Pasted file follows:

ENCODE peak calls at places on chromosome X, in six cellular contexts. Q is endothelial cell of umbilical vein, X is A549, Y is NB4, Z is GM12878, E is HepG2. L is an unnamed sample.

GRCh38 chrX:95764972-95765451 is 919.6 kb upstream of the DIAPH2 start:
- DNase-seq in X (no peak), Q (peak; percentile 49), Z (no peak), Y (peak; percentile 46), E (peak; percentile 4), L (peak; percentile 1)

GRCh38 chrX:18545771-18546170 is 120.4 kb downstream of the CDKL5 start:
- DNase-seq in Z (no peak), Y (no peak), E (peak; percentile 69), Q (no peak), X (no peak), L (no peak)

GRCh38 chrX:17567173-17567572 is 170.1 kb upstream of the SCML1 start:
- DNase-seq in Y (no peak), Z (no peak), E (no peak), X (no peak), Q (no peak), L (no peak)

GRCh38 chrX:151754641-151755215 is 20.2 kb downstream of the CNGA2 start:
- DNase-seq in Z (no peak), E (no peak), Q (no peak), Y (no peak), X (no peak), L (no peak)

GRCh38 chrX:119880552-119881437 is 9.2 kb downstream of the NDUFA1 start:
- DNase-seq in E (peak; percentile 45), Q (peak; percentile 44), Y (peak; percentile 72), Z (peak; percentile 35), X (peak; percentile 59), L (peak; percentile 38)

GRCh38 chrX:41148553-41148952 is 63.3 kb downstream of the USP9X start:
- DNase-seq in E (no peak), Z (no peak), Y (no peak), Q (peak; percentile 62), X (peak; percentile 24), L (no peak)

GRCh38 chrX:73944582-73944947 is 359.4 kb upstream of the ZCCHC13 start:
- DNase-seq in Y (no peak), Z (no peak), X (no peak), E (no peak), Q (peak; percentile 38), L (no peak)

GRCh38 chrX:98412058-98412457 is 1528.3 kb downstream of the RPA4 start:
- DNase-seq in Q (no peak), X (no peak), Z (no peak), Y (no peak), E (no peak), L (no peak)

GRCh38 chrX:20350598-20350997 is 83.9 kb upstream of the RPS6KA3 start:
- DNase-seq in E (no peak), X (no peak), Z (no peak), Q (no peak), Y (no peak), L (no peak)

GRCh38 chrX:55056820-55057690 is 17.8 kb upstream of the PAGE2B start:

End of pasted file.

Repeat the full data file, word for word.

ENCODE peak calls at places on chromosome X, in six cellular contexts. Q is endothelial cell of umbilical vein, X is A549, Y is NB4, Z is GM12878, E is HepG2. L is an unnamed sample.

GRCh38 chrX:95764972-95765451 is 919.6 kb upstream of the DIAPH2 start:
- DNase-seq in X (no peak), Q (peak; percentile 49), Z (no peak), Y (peak; percentile 46), E (peak; percentile 4), L (peak; percentile 1)

GRCh38 chrX:18545771-18546170 is 120.4 kb downstream of the CDKL5 start:
- DNase-seq in Z (no peak), Y (no peak), E (peak; percentile 69), Q (no peak), X (no peak), L (no peak)

GRCh38 chrX:17567173-17567572 is 170.1 kb upstream of the SCML1 start:
- DNase-seq in Y (no peak), Z (no peak), E (no peak), X (no peak), Q (no peak), L (no peak)

GRCh38 chrX:151754641-151755215 is 20.2 kb downstream of the CNGA2 start:
- DNase-seq in Z (no peak), E (no peak), Q (no peak), Y (no peak), X (no peak), L (no peak)

GRCh38 chrX:119880552-119881437 is 9.2 kb downstream of the NDUFA1 start:
- DNase-seq in E (peak; percentile 45), Q (peak; percentile 44), Y (peak; percentile 72), Z (peak; percentile 35), X (peak; percentile 59), L (peak; percentile 38)

GRCh38 chrX:41148553-41148952 is 63.3 kb downstream of the USP9X start:
- DNase-seq in E (no peak), Z (no peak), Y (no peak), Q (peak; percentile 62), X (peak; percentile 24), L (no peak)

GRCh38 chrX:73944582-73944947 is 359.4 kb upstream of the ZCCHC13 start:
- DNase-seq in Y (no peak), Z (no peak), X (no peak), E (no peak), Q (peak; percentile 38), L (no peak)

GRCh38 chrX:98412058-98412457 is 1528.3 kb downstream of the RPA4 start:
- DNase-seq in Q (no peak), X (no peak), Z (no peak), Y (no peak), E (no peak), L (no peak)

GRCh38 chrX:20350598-20350997 is 83.9 kb upstream of the RPS6KA3 start:
- DNase-seq in E (no peak), X (no peak), Z (no peak), Q (no peak), Y (no peak), L (no peak)

GRCh38 chrX:55056820-55057690 is 17.8 kb upstream of the PAGE2B start: